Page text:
Both wording and claims in newspaper ads must be selected with great care.
Compliance: what you CAN’T say
Here’s the bottom line: unless you’re a big pharmaceutical drug manufacturer, you can’t really say you can cure anything. And you can’t imply it either.
Did I mention you can’t mention the name of a disease because somehow to the FDA that implies you can cure it. So you can’t say Arthritis.
I guess the bottom line is you can’t do anything that may hurt pharmaceutical sales. The drug companies not only have all the money to keep you out of their business, it seems they own a good piece of the government legislation as well. Who said money can’t buy everything?
You also can’t say “eliminates pain,” because you can’t say “pain”. Somehow in the eyes of some governmental agencies the word pain implies disease. So, while your copywriter is thinking, “At last a cure for the pain of Arthritis!” as your headline, your compliance attorney may be thinking “Soothes aching joints and muscles.” Which, by the way, isn’t nearly as effective.
You can’t say, “Stops the Pain of Arthritis” or even “Eases the Pain of Arthritis!” You can say: “New for Arthritis Sufferers!” Just kidding – you can’t say that, either.
Bottom line: no matter what you’re selling, you can’t say, “Stops Pain!” Well, you can say it, but just until you get caught. Compliance. Tough, huh?
You can say, “Aids in Joint Discomfort!” which makes it tough to sell your arthritis products – even to someone who has severe joint pain. In reality, where I virtually think we are, if each ad was in 100% compliance it wouldn’t say anything about anything… and very little would get sold in direct selling newspaper ads.
For the newspaper ads our firm creates for clients we ask the client how much risk he’s willing to accept. If they are loose, we aim for 70% to 80% compliance and hold our breath hoping we stay under the FDA radar for a while.
It may take several years (of increased ad response) till the client gets a letter from the FTC warning them to stop running the ad, their usual first step with an out-of-compliance ad. They’ll then send the client a letter stating the specific wording that is out of compliance. (You can see some of these letters on the web at the FTC site.) It’s also possible to get fined or get a court summons from an ad out of compliance, but less usual.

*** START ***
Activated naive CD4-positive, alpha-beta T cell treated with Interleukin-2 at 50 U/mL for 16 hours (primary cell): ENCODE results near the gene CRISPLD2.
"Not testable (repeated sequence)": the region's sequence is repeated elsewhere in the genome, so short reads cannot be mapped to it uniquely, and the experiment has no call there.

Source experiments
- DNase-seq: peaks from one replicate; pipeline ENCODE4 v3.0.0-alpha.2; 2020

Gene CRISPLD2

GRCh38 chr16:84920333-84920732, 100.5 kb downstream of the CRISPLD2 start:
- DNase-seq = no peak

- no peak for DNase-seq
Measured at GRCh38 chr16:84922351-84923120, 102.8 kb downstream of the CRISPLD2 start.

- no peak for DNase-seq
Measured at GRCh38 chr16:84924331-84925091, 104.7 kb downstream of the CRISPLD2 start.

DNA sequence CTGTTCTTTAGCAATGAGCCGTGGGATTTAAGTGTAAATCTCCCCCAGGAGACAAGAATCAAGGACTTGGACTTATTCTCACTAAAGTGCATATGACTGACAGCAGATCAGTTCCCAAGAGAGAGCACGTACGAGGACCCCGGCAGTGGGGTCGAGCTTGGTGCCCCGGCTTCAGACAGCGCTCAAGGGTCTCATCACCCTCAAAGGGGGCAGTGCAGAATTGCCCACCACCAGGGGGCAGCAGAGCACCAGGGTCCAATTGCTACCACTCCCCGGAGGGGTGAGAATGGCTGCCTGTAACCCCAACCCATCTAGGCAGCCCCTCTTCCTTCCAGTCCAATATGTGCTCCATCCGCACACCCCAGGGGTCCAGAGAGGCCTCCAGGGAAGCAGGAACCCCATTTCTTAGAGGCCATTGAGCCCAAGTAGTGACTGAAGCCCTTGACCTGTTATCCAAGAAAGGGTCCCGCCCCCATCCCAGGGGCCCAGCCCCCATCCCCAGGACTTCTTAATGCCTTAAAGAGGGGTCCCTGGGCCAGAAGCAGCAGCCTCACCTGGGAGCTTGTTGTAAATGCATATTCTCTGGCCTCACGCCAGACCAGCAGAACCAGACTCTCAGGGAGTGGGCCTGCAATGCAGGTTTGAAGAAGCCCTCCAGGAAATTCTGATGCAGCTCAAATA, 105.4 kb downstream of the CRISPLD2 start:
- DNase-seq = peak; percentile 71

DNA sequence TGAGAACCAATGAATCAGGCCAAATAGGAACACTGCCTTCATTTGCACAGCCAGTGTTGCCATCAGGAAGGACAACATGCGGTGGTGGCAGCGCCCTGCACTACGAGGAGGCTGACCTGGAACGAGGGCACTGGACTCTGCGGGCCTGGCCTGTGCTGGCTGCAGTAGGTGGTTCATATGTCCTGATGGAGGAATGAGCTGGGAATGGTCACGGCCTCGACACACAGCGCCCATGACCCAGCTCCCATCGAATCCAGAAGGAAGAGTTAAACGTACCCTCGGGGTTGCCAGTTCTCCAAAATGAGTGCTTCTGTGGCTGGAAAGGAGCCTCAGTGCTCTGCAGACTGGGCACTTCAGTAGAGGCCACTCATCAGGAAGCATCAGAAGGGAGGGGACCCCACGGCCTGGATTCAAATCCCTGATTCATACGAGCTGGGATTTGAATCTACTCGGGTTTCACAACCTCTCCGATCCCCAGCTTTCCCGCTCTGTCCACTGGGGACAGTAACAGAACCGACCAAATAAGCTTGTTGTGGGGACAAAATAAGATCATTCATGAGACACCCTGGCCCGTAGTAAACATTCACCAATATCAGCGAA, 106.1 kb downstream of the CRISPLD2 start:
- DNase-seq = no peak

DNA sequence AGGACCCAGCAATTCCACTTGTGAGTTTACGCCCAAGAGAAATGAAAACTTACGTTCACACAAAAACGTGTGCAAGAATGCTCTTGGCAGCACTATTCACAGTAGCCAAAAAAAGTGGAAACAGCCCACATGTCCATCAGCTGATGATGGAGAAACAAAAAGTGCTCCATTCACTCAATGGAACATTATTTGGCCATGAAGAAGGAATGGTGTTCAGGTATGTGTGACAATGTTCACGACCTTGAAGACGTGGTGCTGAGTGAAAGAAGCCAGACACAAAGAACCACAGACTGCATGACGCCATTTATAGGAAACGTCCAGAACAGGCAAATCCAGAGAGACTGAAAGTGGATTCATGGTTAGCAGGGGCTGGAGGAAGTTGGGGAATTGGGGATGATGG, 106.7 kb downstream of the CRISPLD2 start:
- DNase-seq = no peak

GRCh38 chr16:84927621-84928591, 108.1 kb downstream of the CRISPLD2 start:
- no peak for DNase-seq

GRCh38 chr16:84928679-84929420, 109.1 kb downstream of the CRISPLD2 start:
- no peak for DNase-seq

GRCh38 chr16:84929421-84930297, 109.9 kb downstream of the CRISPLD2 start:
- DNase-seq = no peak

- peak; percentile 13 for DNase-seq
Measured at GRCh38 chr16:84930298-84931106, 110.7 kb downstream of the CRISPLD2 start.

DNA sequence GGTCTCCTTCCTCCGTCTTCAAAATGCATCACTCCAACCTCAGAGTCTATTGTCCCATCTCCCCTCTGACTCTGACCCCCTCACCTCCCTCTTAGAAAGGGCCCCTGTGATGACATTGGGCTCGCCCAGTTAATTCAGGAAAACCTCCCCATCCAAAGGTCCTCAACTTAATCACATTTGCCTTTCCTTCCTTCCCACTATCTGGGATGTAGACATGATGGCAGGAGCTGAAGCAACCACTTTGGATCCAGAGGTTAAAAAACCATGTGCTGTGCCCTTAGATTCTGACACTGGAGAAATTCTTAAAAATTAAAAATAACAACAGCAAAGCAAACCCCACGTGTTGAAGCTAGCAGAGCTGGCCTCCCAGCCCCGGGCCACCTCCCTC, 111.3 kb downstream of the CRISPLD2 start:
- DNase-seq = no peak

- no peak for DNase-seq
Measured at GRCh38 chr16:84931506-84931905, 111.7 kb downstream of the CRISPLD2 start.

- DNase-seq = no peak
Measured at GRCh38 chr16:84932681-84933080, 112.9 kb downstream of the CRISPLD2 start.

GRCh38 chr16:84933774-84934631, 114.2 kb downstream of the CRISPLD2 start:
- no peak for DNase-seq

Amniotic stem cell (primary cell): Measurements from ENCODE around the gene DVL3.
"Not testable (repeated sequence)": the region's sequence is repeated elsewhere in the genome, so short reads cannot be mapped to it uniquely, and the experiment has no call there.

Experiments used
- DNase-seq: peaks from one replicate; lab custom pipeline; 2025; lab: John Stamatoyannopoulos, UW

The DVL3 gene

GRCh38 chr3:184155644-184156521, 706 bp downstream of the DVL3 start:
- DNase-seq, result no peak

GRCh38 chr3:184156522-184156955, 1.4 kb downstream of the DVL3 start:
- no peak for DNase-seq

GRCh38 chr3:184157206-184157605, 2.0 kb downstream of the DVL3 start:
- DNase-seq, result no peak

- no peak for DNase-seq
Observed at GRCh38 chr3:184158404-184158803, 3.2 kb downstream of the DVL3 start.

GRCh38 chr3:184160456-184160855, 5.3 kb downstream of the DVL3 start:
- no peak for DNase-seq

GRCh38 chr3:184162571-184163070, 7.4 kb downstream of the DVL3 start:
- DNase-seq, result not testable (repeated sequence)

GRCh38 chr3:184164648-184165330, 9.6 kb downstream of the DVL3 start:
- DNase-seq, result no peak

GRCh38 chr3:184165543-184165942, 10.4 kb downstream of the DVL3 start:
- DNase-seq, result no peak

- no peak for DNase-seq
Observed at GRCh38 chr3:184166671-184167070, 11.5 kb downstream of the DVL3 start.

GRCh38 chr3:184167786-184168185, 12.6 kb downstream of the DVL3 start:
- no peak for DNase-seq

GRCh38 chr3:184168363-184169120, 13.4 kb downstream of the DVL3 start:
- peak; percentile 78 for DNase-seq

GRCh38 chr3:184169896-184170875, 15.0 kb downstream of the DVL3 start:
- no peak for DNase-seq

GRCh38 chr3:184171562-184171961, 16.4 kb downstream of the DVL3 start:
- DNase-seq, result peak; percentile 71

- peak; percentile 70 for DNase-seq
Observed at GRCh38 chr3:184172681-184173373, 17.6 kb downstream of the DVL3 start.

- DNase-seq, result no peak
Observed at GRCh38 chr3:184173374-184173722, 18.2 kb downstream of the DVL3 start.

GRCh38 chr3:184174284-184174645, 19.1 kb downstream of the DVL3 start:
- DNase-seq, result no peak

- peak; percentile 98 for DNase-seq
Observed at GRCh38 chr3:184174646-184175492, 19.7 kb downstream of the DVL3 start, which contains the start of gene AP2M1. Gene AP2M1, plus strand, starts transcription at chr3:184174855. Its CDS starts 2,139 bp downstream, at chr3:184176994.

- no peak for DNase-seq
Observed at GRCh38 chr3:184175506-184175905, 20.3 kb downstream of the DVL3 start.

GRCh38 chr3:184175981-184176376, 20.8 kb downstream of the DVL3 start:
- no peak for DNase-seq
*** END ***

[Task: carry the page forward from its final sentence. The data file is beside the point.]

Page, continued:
If our client is scared, we aim for 85% compliance, and if they are really scared, we try to achieve 90% to 95% compliance, which is as close as anyone can get. No nutraceutical or vitamin ad is ever 100% risk free, no matter what anyone tells you. In the litigious society we live in you can get sued for anything.
If it’s a long running campaign for a client with deep pockets, we send the ad to the FTC first and ask for a ruling. Of course, if they say it’s out of compliance, you can’t run it as it stands or you may face the certain consequences as soon as you get caught and they find it’s running in the papers. This, of course, may take months… or years.
When the Fed finds your out-of-compliance ad, it’ll be like a slap in their face – and the FTC is the original 900,000 pound gorilla. As mentioned, they don’t care how much you spend to defend yourself in their suit. They don’t care how much money they spend in their suit.
Jeffrey Dobkin creates highly responsive traditional and direct response print ads for both newspapers and magazines. He is the author of 5 books on direct marketing, and one on humor. Mr. Dobkin is a direct marketing writer whose specialty is creating effective direct response ads, letters; and direct mail. He also helps clients buy ad space in newspapers and magazines at tremendous discounts off list price. To speak with Mr. Dobkin or for samples of his work call 610/642-1000. Visit him at his favorite website: www.DanielleAdams.com